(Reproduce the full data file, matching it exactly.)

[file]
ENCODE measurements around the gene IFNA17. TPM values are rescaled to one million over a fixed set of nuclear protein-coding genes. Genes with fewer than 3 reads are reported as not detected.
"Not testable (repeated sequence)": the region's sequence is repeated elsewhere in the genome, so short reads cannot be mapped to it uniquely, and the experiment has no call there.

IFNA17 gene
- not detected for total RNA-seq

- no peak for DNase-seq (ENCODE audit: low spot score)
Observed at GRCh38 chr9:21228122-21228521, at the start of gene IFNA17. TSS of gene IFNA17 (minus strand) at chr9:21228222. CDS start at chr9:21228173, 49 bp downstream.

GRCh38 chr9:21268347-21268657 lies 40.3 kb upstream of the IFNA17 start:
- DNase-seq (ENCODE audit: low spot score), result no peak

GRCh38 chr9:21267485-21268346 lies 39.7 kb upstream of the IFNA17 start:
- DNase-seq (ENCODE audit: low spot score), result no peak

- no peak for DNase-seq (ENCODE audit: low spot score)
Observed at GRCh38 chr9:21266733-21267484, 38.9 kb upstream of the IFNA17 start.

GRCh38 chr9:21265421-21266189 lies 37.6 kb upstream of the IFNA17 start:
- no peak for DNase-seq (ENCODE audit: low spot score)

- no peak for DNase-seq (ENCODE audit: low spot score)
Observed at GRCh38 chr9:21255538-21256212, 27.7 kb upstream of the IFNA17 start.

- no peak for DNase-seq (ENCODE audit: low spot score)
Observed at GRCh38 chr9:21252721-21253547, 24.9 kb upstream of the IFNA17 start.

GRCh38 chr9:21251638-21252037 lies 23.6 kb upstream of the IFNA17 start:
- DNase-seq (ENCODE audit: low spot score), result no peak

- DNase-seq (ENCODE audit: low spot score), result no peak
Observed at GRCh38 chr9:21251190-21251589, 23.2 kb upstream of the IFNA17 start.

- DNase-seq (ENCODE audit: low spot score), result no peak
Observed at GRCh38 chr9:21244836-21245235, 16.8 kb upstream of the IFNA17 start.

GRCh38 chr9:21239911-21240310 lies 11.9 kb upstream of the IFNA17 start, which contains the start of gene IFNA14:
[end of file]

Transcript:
ENCODE measurements around the gene IFNA17. TPM values are rescaled to one million over a fixed set of nuclear protein-coding genes. Genes with fewer than 3 reads are reported as not detected.
"Not testable (repeated sequence)": the region's sequence is repeated elsewhere in the genome, so short reads cannot be mapped to it uniquely, and the experiment has no call there.

IFNA17 gene
- not detected for total RNA-seq

- no peak for DNase-seq (ENCODE audit: low spot score)
Observed at GRCh38 chr9:21228122-21228521, at the start of gene IFNA17. TSS of gene IFNA17 (minus strand) at chr9:21228222. CDS start at chr9:21228173, 49 bp downstream.

GRCh38 chr9:21268347-21268657 lies 40.3 kb upstream of the IFNA17 start:
- DNase-seq (ENCODE audit: low spot score), result no peak

GRCh38 chr9:21267485-21268346 lies 39.7 kb upstream of the IFNA17 start:
- DNase-seq (ENCODE audit: low spot score), result no peak

- no peak for DNase-seq (ENCODE audit: low spot score)
Observed at GRCh38 chr9:21266733-21267484, 38.9 kb upstream of the IFNA17 start.

GRCh38 chr9:21265421-21266189 lies 37.6 kb upstream of the IFNA17 start:
- no peak for DNase-seq (ENCODE audit: low spot score)

- no peak for DNase-seq (ENCODE audit: low spot score)
Observed at GRCh38 chr9:21255538-21256212, 27.7 kb upstream of the IFNA17 start.

- no peak for DNase-seq (ENCODE audit: low spot score)
Observed at GRCh38 chr9:21252721-21253547, 24.9 kb upstream of the IFNA17 start.

GRCh38 chr9:21251638-21252037 lies 23.6 kb upstream of the IFNA17 start:
- DNase-seq (ENCODE audit: low spot score), result no peak

- DNase-seq (ENCODE audit: low spot score), result no peak
Observed at GRCh38 chr9:21251190-21251589, 23.2 kb upstream of the IFNA17 start.

- DNase-seq (ENCODE audit: low spot score), result no peak
Observed at GRCh38 chr9:21244836-21245235, 16.8 kb upstream of the IFNA17 start.

GRCh38 chr9:21239911-21240310 lies 11.9 kb upstream of the IFNA17 start, which contains the start of gene IFNA14: